• 2022-09
  • 2022-08
  • 2022-07
  • 2022-05
  • 2022-04
  • 2021-03
  • 2020-08
  • 2020-07
  • 2020-03
  • 2019-11
  • 2019-10
  • 2019-09
  • 2019-08
  • 2019-07
  • br Whereas survival is improved with palliative systemic


    Whereas survival is improved with palliative systemic treatment, this benefit might be counterbalanced by quality of life concerns. FOLFIRINOX was studied in patients below the age of 76 with ECOG 0–1(median 61) and has significant side effects. However, a recent se-ries showed that 57% of the patients needed a dose reduction; but that this reduction did not impact the overall survival (11.7 (6.9–16.4 com-pared to 16.6 (0.37–32.8; p = .69) months without dose reduction in patients aged 70 and older, which is comparable to that obtained in younger patients [37]. However this comes at the cost of a greater im-pact on quality of life as a larger proportion experienced grade 3 neuro-toxicity, and most older patients are treated with gemcitabine or a gemcitabine doublet. Studies for older patients are also scarce in this area [24]. One retrospective study compared older and younger patients who received gemcitabine and patients under best supportive care [24]. The response rate, disease stabilization, improvement of tumor makers
    and median survival time were similar in young and older patients, al-though bone marrow suppression and hematological toxicity of grade 3 or more was seen more frequently in older patients and older patients tended to need dose reduction of gemcitabine in the first ABT-888 [24]. The benefits of chemotherapy are clearly linked to baseline performance status, and there is no evidence of a benefit for patients with poor ECOG performance status. On the other hand, with proper supportive care such as e.g. provided with a geriatric oncology program, older pa-tients maintain quite well their functional status despite side effects of chemotherapy [41]. 
    Table 4
    Adjusted HR for patients treated at Moffitt (with Netherlands as reference category), strat-ified for stage, age and type of hospital in the Netherlands.
    Stage 3-years survival Adjusted HR (Moffitt) p-value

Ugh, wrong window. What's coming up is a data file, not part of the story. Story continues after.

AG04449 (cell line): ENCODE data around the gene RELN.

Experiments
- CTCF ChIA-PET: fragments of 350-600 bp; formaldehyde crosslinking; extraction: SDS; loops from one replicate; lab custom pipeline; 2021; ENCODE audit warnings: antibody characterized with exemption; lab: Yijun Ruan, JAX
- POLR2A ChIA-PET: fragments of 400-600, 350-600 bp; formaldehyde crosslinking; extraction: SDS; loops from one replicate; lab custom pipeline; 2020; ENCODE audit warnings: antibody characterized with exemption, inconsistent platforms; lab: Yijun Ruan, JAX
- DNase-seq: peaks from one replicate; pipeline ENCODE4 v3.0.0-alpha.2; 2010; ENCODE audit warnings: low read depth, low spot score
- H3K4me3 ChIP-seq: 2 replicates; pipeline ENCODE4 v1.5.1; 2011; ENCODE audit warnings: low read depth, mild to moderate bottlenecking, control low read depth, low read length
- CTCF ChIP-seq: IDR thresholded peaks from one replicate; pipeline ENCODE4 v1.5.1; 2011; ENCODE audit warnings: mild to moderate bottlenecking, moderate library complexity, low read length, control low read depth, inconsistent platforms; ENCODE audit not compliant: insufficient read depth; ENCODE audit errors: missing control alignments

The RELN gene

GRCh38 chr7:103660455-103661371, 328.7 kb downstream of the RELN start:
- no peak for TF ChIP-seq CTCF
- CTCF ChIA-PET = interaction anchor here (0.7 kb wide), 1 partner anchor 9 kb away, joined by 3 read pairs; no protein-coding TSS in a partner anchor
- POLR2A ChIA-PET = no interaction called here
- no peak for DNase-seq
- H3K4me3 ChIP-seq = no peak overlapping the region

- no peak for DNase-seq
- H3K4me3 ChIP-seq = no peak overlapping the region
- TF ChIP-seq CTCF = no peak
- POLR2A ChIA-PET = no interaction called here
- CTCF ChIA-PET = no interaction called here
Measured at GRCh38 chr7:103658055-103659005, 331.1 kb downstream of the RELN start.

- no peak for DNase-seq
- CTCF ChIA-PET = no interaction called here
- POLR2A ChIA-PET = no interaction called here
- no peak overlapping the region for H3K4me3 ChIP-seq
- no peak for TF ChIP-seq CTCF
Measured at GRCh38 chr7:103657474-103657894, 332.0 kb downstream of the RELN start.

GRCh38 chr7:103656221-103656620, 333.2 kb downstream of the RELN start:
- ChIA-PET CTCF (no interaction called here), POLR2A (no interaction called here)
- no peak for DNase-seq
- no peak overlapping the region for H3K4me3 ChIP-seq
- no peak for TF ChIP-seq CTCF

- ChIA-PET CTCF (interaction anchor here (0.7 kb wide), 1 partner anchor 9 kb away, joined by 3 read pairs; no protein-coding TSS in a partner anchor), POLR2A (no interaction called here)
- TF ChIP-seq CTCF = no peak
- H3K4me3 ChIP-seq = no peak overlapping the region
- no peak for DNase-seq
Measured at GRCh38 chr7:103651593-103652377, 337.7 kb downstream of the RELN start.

Stratified according to age
    Adjusted for sex, grade, year and age.
    A large number of studies compared ABT-888 younger and older patients who received surgery, however the results with respect to survival are diffi-cult to interpret due to selection bias. Nonetheless these studies show that pancreatoduodenectomy can be safely performed in selected older patients [13,47–50], although some series show that age is one of the determinants for postoperative mortality [10]. Recently there have been unquestioned advancements in patient selection, techniques, perioperative care and management of complications, which resulted in better outcomes for patients who underwent pancreatic resection [51,52]. In the present study, the proportion of patients who underwent surgery in each country was not significantly different between the two cohorts for early stage patients, although this might be due to a low number of patients in this group. For patients with T3 or node positive disease, there was a 10% difference in surgery rate with a higher propor-tion in the Netherlands. This higher proportion of surgery was especially marked for academic hospitals in the Netherlands. This can be explained by centralization of pancreatic cancer care in academic hospitals in the Netherlands. Chronological age is a poor predictor for functional status (physically, mentally and medical) [6] and selecting appropriate ther-apy for older patients remains challenging because of concerns with re-spect to the patients comorbidities, their functional and nutritional status, cognitive function, social support and their expected survival [6,53,54]. An accurate estimation of the expected perioperative morbid-ity and mortality is based on thorough preoperative (geriatric) patient assessment and is central to surgical decision-making with respect to the risks and benefits for an individual patient [33]. As a Whipple resec-tion is a major surgery, treating physicians may hesitate to refer elderly patients for surgery, concerned with the risk of poor post-operative quality of life [42]. There is however a lack of evidence with respect to quality of life studies for older patients with pancreatic cancer, although it is known from the literature that older patients have a higher compli-cation rate and a significant proportion will be admitted to a chronic care facility after surgery. Studies showed that one out of five patients (21%) over the age of 80 years in the first study and 59% in the second were discharged to an outside health care facility and that 51% of the pa-tients developed complications [6,43]. Comorbidities and functional